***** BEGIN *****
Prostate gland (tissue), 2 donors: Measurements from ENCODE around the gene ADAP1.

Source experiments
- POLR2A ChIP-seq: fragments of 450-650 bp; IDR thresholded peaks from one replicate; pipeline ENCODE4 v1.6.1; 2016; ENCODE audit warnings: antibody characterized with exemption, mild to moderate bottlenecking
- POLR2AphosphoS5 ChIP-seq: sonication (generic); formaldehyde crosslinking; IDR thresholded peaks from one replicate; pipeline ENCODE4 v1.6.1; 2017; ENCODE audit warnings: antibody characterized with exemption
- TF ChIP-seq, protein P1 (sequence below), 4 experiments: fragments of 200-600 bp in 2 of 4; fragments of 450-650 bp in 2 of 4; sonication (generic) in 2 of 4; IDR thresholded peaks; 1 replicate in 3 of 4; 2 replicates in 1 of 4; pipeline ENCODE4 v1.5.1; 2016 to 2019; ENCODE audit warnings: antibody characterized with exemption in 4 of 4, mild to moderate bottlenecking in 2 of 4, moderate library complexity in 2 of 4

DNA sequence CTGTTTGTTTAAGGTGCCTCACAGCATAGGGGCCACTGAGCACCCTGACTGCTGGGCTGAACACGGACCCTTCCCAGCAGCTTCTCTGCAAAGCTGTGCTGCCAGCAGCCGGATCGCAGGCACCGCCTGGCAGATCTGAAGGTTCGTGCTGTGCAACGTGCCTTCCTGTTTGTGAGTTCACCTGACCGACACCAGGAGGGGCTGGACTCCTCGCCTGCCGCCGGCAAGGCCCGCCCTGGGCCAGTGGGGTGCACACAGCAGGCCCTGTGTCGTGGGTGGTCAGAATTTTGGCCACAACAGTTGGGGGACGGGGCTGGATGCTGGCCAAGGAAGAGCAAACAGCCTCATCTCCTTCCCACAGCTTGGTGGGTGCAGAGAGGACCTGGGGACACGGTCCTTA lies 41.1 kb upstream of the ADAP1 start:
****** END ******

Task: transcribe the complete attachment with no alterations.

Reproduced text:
Prostate gland (tissue), 2 donors: Measurements from ENCODE around the gene ADAP1.

Source experiments
- POLR2A ChIP-seq: fragments of 450-650 bp; IDR thresholded peaks from one replicate; pipeline ENCODE4 v1.6.1; 2016; ENCODE audit warnings: antibody characterized with exemption, mild to moderate bottlenecking
- POLR2AphosphoS5 ChIP-seq: sonication (generic); formaldehyde crosslinking; IDR thresholded peaks from one replicate; pipeline ENCODE4 v1.6.1; 2017; ENCODE audit warnings: antibody characterized with exemption
- TF ChIP-seq, protein P1 (sequence below), 4 experiments: fragments of 200-600 bp in 2 of 4; fragments of 450-650 bp in 2 of 4; sonication (generic) in 2 of 4; IDR thresholded peaks; 1 replicate in 3 of 4; 2 replicates in 1 of 4; pipeline ENCODE4 v1.5.1; 2016 to 2019; ENCODE audit warnings: antibody characterized with exemption in 4 of 4, mild to moderate bottlenecking in 2 of 4, moderate library complexity in 2 of 4

DNA sequence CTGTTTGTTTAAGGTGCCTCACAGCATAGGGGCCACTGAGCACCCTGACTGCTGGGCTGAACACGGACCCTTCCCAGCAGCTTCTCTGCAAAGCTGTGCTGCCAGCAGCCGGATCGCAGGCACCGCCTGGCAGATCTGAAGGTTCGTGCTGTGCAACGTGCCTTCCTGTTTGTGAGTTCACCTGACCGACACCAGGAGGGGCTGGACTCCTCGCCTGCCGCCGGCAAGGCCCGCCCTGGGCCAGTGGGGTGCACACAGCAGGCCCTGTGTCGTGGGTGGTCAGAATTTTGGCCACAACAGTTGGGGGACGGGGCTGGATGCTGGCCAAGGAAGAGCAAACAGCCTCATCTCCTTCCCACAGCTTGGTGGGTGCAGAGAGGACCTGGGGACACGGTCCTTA lies 41.1 kb upstream of the ADAP1 start: